-- The optimist says "the glass is half full". The pessimist says "the glass is half empty". The engineer says "the glass is twice as big as it needs to be"

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JayT

5626 posts in 2207 days


#14 posted 02-10-2017 03:00 PM


Powder actuated tools work best in new construction where the concrete is new.

- TopamaxSurvivor


Concrete hardness has a lot to do with how effective these powder actuated tools are.

- TungOil

Totally agree with these two posts. A couple years ago, I spent several months working with Hilti to try and find a faster solution for a local carpet place nailing down tack strip to concrete. It was ultra high PSI concrete that had been poured in the 50’s for slab construction houses on what was then an air base. The Hi rep about drove himself nuts trying to prove that they had a good solution, but everything thrown at the concrete would just dimple it and not penetrate. There was not a single powder actuated tool or load Hilti made that would fully sink nails into the slabs.

The only solution for the carpet installers was a rotary hammer.

Sounds like the Ramset tool is working fine and you just have really hard concrete that needs a different solution.

-- In matters of style, swim with the current; in matters of principle, stand like a rock. Thomas Jefferson

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bigblockyeti

5112 posts in 1717 days


#15 posted 02-10-2017 03:06 PM

I have a Simpson strongtie gun that works pretty well, but it too has issues with older, really tough concrete. Working with concrete that’s not too old or firing into steel it can be a real time saver. Anything that’s achieved the kind of strength your concrete likely has is much easier to drill and use tapcons with.

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dhazelton

2767 posts in 2293 days


#16 posted 02-10-2017 03:21 PM

What was said above, they work best in green concrete. I’ve had luck putting up partition walls in a garage with a concrete floor but it depends on the concrete – some areas held fast and others blew the concrete apart. I don’t think I would trust them to hold shelving to a wall – I’d go with a freestanding unit myself.

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bondogaposis

4725 posts in 2348 days


#17 posted 02-10-2017 03:22 PM

The older the concrete, the less likely a ramset will work. It is great when it does work because it is fast and easy but sometimes other methods are required.

-- Bondo Gaposis

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Kazooman

1006 posts in 1949 days


#18 posted 02-10-2017 03:26 PM

The hammer drill and tapcon screws is the way to go, but it doesn’t mean you are home free. The hammer drill can be cutting like a hot knife through butter and then it hits a big pice of aggregate. Things slow down in a hurry. On several occasions I have just quit with that hole and started over in a new spot. The other frustration can come from a piece of aggregate that you managed to drill through or just missed. The threads on the tapcons don’t like it at all. My poured walls are about forty years old and they prove to be a real challenge.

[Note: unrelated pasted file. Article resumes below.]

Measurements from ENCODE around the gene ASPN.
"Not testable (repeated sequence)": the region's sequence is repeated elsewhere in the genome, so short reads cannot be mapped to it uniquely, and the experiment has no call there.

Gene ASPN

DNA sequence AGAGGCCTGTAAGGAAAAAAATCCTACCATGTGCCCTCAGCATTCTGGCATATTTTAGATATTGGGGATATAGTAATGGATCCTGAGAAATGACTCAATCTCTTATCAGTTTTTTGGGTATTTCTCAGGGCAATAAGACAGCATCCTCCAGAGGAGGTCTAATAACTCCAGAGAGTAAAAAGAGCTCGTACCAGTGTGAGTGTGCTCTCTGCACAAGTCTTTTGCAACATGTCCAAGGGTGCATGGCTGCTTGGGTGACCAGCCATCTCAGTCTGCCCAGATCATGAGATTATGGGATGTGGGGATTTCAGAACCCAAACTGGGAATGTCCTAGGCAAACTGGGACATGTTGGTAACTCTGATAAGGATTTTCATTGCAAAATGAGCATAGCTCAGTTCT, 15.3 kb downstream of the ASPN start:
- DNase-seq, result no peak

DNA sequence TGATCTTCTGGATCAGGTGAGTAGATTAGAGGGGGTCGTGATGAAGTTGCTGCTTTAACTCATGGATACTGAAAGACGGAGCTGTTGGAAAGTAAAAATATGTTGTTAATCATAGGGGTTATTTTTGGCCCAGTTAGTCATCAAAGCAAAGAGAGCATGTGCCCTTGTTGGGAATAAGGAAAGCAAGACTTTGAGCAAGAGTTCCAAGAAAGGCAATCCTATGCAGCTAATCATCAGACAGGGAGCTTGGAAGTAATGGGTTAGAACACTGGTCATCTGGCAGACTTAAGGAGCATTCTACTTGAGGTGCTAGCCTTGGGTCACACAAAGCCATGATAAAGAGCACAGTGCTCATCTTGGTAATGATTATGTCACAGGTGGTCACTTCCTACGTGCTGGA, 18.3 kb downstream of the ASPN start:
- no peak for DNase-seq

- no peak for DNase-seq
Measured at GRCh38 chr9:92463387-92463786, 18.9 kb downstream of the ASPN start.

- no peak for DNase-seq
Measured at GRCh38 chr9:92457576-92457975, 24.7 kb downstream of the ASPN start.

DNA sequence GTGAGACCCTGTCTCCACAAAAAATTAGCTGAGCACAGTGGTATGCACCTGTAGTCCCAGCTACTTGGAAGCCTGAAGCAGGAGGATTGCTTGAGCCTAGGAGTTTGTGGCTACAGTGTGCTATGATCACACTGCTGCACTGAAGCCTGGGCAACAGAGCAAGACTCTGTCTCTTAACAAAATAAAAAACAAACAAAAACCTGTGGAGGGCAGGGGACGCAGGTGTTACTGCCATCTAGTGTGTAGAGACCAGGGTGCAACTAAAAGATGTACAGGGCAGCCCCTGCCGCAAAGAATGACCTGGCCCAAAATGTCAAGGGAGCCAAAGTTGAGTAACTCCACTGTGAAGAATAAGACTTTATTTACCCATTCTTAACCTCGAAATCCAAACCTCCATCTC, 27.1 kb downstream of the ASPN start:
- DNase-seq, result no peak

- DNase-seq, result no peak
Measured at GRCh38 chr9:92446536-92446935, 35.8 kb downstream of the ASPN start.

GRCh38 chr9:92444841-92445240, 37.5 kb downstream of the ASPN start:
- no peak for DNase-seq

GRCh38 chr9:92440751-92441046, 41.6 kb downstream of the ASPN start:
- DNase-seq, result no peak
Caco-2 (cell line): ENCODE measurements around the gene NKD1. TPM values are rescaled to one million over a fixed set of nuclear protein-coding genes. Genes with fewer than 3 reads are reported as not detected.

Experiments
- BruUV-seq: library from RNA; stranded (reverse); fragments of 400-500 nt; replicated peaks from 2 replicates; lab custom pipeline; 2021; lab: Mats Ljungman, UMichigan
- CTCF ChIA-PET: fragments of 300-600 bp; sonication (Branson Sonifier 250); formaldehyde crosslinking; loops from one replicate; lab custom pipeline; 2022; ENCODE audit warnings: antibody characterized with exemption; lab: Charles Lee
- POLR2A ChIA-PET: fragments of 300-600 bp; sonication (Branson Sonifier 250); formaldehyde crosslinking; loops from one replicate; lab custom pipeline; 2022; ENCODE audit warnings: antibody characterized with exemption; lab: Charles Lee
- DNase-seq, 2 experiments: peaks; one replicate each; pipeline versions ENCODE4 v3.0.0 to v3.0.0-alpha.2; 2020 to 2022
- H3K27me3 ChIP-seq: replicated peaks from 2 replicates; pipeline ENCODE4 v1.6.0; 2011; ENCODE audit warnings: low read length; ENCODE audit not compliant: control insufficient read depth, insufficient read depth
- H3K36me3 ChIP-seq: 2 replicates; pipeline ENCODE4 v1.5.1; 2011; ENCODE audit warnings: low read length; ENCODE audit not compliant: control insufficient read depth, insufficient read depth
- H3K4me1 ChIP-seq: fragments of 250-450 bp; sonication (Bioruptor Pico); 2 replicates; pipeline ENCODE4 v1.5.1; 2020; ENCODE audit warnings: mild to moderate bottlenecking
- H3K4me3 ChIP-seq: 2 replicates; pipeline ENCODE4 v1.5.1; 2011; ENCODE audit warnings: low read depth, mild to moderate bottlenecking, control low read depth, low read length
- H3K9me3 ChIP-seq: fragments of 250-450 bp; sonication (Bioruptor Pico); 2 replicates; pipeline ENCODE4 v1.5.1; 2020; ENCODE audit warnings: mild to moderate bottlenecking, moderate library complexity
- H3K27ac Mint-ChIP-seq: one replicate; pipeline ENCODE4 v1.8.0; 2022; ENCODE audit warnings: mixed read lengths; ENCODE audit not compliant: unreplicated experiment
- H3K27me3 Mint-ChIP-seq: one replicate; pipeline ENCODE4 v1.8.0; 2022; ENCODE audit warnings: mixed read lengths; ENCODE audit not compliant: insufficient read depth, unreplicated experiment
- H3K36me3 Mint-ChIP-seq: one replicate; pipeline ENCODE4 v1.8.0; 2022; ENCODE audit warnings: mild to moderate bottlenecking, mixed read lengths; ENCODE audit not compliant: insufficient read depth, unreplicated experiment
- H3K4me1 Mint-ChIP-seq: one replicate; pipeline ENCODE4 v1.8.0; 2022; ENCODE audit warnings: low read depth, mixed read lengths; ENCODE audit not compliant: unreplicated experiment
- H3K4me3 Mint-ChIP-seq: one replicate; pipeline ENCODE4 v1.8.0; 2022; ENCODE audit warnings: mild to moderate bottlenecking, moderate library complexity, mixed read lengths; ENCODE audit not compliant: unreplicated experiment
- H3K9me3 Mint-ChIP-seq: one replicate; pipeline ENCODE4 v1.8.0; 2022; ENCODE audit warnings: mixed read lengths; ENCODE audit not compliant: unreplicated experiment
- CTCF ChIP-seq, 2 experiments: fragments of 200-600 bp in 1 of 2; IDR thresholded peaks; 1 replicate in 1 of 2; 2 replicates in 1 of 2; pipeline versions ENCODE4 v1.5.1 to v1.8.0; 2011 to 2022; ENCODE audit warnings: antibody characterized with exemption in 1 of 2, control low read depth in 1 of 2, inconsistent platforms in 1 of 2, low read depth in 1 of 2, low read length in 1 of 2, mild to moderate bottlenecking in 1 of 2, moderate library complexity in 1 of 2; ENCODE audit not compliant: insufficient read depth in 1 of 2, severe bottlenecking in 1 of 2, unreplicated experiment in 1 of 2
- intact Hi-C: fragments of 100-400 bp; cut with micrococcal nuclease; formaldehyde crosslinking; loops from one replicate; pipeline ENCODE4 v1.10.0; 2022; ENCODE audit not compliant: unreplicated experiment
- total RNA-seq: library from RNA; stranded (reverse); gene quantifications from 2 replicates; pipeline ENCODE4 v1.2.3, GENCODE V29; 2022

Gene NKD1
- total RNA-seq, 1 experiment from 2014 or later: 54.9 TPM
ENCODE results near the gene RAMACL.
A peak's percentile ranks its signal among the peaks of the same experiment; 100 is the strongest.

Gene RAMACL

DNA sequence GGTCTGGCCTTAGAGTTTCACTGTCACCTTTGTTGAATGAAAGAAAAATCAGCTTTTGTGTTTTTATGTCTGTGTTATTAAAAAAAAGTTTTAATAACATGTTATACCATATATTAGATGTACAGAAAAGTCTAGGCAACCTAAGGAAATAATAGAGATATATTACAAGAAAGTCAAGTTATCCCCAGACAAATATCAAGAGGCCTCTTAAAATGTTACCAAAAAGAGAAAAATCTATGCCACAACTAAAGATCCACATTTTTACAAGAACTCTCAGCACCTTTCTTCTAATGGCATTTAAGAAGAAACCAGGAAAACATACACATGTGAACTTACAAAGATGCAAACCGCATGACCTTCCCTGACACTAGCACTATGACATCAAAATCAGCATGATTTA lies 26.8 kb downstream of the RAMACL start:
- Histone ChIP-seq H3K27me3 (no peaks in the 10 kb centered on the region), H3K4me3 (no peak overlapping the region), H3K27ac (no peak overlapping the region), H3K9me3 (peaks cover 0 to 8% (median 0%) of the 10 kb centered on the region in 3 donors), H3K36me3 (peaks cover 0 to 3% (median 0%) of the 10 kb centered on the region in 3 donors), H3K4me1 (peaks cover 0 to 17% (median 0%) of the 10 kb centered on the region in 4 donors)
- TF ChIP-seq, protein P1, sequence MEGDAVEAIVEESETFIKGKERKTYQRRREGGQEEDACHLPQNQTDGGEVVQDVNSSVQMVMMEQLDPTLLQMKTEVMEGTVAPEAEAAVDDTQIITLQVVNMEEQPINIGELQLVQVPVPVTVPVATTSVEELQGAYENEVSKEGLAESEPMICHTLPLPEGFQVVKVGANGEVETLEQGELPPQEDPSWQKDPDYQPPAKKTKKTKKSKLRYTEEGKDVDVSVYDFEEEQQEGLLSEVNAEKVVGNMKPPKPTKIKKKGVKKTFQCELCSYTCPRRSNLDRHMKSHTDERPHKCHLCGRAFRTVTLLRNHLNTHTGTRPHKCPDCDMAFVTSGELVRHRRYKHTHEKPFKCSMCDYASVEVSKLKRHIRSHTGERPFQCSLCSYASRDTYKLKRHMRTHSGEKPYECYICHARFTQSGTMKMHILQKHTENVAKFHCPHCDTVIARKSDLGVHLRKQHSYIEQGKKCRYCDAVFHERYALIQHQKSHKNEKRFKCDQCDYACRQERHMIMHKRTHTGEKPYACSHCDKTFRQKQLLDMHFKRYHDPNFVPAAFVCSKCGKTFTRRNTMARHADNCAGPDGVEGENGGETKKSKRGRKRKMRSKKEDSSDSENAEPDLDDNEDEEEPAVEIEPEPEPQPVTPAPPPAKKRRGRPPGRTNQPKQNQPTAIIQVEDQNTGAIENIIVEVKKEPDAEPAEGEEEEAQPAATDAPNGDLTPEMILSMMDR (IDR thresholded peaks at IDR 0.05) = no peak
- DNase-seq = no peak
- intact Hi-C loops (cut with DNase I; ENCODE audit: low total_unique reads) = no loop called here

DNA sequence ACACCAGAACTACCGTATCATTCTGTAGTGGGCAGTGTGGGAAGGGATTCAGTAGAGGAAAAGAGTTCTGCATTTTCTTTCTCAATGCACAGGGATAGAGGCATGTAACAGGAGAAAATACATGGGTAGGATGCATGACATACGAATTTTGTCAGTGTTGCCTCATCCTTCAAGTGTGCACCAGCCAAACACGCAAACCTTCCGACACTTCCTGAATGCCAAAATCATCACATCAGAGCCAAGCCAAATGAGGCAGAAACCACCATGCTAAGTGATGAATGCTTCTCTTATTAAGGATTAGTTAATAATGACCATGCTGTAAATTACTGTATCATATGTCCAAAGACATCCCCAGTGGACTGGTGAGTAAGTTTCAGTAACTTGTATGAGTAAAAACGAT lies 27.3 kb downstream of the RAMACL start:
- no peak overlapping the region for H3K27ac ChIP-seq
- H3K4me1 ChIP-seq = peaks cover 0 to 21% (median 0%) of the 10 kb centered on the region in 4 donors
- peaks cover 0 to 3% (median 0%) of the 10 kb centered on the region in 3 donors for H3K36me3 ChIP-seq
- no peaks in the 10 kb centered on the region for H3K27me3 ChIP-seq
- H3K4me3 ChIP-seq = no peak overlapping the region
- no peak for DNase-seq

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bandit571

19977 posts in 2680 days


#19 posted 02-10-2017 03:28 PM

And, hope you don’t hit rebar on the way in….

-- A Planer? I'M the planer, this is what I use

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Wright571

7 posts in 595 days


#20 posted 02-10-2017 03:38 PM

Instead of trying to nail the board to the wall, how about using construction adhesive similar to this 10.1 oz. Polyurethane Construction Adhesive
Seems like its made specifically for bonding concrete and wood. If your still concerned maybe use some regular concrete screws or the bolt/anchor in a few spots to supplement.

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RobS888

2411 posts in 1841 days


#21 posted 02-10-2017 03:52 PM

I thought concrete continues to cure forever. So the older it is the harder it is (assuming the presence of some water). My house is from the 30s and had thick concrete walls on each side of the driveway( 18 inches wide), we wanted to widen the driveway, so they had to come down. Using a 4 pound maul and cold chisel I could barely break off pea sized pieces (it took a large bobcat to knock them down), but using the same maul and chisel I could easily shape the concrete retaining blocks we put in.

My father-in-law was a general contractor, when I asked him about it 20 years back he chuckled and said concrete continues to get harder.

-- I always suspected many gun nuts were afraid of something, just never thought popcorn was on the list.

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JADobson

1034 posts in 2107 days


#22 posted 02-10-2017 03:57 PM



Instead of trying to nail the board to the wall, how about using construction adhesive similar to this 10.1 oz. Polyurethane Construction Adhesive
Seems like its made specifically for bonding concrete and wood. If your still concerned maybe use some regular concrete screws or the bolt/anchor in a few spots to supplement.

- Wright571

This!

I just finished my basement and used PL400 (not sure if that is available in the states: http://www.lepage.ca/en/lepage-products/construction-adhesive/pl-construction-adhesive/subfloor-adhesive.html) works great. To keep the board in place while the glue dries I drilled a 1/8” hole in the 2×4 and then switched to a 1/8” masonry bit to drill an inch or two into the concrete. Then take two 3” nails and drive them both into the hole until they jam then bend over whatever is sticking above the 2×4. This keeps it from moving around until the glue dries.

I accidently glued over a doorway and when I cut the 2×4 from the doorway I had to use a crowbar to remove the board. It took up a fair amount of concrete. These aren’t going anywhere.